6-Year-Old at Yonkers: “Went Down and Died”

Having been at this for four years, I now regularly receive eyewitness accounts of track deaths. Most are simply sharing the horror of what they had seen, usually accompanied by a vow never to return. But others pass along information with no apparent motivation. An email on August 3: “multiple deaths in Yonkers 7th last night.” Nothing more. (The U.S. Trotting Association chart did indeed show several horses not finishing that race, but I’ve yet to see a single death disclosed on the harness charts; this was no exception.) So, this being NY, I awaited confirmation on the Commission database. Finally, nine days after the fact, the following was posted:

(6-year-old) Jesse’s Story, August 2, Yonkers: “horse started race went down at 3/4 pole and died.” “Went down and died.”

Not multiple deaths, at least as far as we know (horses euthanized back at private farms die in anonymity), but one more name for this singularly ignominious list.

Postscript: I received a followup email just this morning. The source saw three horses stay down; hence the assumption of multiple deaths. And, he added, “there was blood on the track.” Surely, the dying Jesse’s Story’s. How profoundly sad.

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  1. Patrick, I thank you & Nicole for your 4 years of dedication to ensure that these racehorses don’t die in vain.
    That said, I have watched it for years, have witnessed the beating/whipping, doping, dumping and/or dying for years.
    Ashamed to say that I even participated in it by sending my racehorses out to support the exploitation.
    I couldn’t take it no more.
    At first, I fought very hard to change the system, to improve it, to make it better.
    Then as I tried, the gauntlet came down on me, and members of the industry made it very clear that the systemic abuse, the institutionalization, the legitimization of what amounts to cruelty to animals must continue and no little “pimple” on their a** was going to do it.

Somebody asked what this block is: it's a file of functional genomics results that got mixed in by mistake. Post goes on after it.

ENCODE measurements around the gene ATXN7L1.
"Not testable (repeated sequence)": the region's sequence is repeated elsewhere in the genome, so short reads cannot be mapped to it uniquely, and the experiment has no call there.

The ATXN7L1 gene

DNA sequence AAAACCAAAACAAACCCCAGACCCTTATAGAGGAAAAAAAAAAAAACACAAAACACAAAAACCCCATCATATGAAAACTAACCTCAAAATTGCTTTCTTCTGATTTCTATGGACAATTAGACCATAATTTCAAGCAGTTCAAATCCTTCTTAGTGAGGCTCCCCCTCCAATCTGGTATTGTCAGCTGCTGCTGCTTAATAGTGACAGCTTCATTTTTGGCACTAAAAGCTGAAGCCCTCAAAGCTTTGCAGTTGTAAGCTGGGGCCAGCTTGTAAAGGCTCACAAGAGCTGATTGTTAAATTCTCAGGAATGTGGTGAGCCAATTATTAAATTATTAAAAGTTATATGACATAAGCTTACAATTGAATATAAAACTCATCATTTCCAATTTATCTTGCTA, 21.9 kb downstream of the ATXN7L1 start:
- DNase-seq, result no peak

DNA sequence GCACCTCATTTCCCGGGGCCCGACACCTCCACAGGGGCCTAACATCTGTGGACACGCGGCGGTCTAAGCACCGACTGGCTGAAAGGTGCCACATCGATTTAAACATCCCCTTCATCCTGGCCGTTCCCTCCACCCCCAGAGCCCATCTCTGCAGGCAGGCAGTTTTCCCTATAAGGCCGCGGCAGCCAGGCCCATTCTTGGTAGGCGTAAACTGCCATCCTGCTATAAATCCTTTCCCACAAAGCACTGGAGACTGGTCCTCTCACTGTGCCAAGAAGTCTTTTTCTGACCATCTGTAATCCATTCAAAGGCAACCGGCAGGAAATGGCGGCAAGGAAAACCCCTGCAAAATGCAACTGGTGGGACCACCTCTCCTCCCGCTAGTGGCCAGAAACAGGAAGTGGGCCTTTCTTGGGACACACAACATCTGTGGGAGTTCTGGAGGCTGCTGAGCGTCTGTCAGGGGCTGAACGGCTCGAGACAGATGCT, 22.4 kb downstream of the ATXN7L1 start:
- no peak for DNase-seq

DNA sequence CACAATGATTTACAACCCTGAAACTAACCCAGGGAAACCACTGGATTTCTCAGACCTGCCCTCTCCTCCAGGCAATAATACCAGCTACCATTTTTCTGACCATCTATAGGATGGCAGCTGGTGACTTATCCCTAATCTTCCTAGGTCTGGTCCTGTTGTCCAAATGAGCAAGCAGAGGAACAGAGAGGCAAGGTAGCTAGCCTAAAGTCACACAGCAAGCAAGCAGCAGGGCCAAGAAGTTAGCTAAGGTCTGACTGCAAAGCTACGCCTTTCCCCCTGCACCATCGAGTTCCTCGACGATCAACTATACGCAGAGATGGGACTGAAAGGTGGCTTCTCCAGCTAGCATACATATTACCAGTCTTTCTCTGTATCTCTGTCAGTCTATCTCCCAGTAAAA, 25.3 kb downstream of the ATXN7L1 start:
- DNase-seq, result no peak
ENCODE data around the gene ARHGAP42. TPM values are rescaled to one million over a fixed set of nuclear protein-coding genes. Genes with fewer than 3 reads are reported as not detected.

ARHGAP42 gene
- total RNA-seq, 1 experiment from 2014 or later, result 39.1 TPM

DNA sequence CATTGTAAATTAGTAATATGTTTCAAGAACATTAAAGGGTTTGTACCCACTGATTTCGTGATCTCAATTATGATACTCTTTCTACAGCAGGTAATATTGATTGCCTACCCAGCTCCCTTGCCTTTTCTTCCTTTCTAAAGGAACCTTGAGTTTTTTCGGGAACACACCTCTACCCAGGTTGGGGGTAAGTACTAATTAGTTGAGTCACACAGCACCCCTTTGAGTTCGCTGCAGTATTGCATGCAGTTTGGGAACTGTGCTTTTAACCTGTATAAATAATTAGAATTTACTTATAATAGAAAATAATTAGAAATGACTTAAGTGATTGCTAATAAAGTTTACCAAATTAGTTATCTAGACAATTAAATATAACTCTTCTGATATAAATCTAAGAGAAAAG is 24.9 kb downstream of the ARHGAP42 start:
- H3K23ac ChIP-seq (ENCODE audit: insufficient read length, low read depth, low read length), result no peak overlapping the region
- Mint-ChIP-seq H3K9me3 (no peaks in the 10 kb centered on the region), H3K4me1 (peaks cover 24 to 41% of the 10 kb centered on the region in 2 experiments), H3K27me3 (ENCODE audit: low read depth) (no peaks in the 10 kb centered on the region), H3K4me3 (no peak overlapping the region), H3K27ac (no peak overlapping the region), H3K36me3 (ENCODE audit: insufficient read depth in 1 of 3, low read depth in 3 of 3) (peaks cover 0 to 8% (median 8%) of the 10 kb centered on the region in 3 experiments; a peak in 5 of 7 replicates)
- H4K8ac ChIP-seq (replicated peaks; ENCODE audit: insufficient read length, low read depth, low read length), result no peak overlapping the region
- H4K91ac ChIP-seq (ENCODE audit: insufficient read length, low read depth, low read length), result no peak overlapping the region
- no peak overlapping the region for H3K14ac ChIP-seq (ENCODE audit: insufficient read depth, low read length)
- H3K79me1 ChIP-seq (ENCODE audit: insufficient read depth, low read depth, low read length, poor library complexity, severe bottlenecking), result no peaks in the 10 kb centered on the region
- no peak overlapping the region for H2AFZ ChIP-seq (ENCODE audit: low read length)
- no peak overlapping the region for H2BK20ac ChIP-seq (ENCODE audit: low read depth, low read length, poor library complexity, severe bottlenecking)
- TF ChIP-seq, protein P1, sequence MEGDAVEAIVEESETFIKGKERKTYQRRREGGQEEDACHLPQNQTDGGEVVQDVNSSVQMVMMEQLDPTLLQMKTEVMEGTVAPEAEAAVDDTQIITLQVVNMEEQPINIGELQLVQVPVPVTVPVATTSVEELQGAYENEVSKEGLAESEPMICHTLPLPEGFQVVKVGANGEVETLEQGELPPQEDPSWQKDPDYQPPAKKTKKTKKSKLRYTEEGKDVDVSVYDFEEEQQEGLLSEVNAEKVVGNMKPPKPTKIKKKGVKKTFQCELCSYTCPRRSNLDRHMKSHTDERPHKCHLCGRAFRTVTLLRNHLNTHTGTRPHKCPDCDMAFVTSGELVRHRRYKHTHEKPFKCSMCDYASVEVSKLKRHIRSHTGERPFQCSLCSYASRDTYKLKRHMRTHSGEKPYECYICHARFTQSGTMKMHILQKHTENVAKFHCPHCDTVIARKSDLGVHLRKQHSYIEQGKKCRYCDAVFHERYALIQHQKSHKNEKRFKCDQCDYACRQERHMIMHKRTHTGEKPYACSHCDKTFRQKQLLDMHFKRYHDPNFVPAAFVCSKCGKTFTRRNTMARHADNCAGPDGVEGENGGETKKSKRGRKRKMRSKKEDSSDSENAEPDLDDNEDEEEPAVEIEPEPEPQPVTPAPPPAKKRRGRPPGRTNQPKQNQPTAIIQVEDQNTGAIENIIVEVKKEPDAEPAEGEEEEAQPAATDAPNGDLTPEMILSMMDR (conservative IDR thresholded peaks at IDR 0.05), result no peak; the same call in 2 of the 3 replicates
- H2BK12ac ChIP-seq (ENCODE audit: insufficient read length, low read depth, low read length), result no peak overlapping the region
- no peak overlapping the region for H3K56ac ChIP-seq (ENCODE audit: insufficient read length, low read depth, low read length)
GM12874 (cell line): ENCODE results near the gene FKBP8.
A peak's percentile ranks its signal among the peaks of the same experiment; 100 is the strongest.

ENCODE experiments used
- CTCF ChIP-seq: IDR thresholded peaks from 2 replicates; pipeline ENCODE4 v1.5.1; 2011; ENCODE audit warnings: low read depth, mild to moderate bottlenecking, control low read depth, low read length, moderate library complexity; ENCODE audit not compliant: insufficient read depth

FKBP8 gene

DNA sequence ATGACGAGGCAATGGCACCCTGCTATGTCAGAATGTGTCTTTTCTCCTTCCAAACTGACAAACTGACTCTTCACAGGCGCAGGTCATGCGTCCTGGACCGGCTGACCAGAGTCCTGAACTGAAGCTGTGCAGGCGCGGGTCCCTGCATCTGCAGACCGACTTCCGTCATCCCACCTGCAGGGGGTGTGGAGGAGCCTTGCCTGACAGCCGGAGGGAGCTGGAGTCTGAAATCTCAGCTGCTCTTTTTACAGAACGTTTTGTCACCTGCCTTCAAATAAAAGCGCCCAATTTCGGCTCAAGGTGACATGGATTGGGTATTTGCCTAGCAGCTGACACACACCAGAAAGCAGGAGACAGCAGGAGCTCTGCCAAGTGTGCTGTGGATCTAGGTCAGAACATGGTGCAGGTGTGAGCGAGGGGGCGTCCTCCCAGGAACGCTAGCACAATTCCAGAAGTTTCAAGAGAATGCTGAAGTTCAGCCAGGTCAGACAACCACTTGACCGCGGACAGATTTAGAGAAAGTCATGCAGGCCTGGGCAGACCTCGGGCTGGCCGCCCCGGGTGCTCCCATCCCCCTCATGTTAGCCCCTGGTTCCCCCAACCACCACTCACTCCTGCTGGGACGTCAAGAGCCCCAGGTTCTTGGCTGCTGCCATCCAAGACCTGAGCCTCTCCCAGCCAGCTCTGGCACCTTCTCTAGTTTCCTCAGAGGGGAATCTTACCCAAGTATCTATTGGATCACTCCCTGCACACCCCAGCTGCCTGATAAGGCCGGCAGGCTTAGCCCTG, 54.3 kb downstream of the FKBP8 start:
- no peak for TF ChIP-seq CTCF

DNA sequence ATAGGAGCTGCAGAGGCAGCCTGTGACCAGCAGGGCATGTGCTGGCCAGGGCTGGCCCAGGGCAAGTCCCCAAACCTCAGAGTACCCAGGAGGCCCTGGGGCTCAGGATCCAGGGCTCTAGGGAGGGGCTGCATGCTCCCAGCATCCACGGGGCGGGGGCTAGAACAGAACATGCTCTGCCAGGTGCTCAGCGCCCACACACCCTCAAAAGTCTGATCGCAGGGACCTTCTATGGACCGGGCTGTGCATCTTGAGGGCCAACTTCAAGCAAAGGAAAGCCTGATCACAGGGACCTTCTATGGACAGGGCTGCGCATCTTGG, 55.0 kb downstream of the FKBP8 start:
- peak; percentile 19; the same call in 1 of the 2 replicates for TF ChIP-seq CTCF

That’s when I realized that nothing will change because this entire industry is based on the exploitation of a racehorse for profit, and egos.
    The day I went to pick up my horse, and leave for good was one of the best days of my life.
    I felt so relieved.
    I knew it was the right thing to do. I had felt so uncomfortable for so long.
    I have no regrets, but when I read pro-horse racing comments they are always the same excuses, and they are so wrong.
    I hope that someday these people will realize exactly what they are doing.
    In the meantime, I will be a voice for the voiceless.

  2. You both inspire us. The day we left we had a life changing experience! We were physically threatened about the preferred way to train race horses the ACCEPTED way. We refused. We have felt much relieve since leaving this crummy/ crooked/ corrupt business. We still read the results of those bad trainers/ owners. We notice how the races named/sponsored for certain families almost always seem to be won by those same families! We hope with the economic pressures upon this business and the education of the public that this industry will be greatly curtailed/ eliminated. In our state that will be difficult with lottery support and the HUB tax providing FREE registration of all foals in the state.

  3. All I can say with each new victim is what a damn shame that these tragedies must occur. I ask you, what is it going to take for people to wake up and replace greed and profit with kindness and compassion?! Maybe one day these tragic events will be a much relieved thing of the past.

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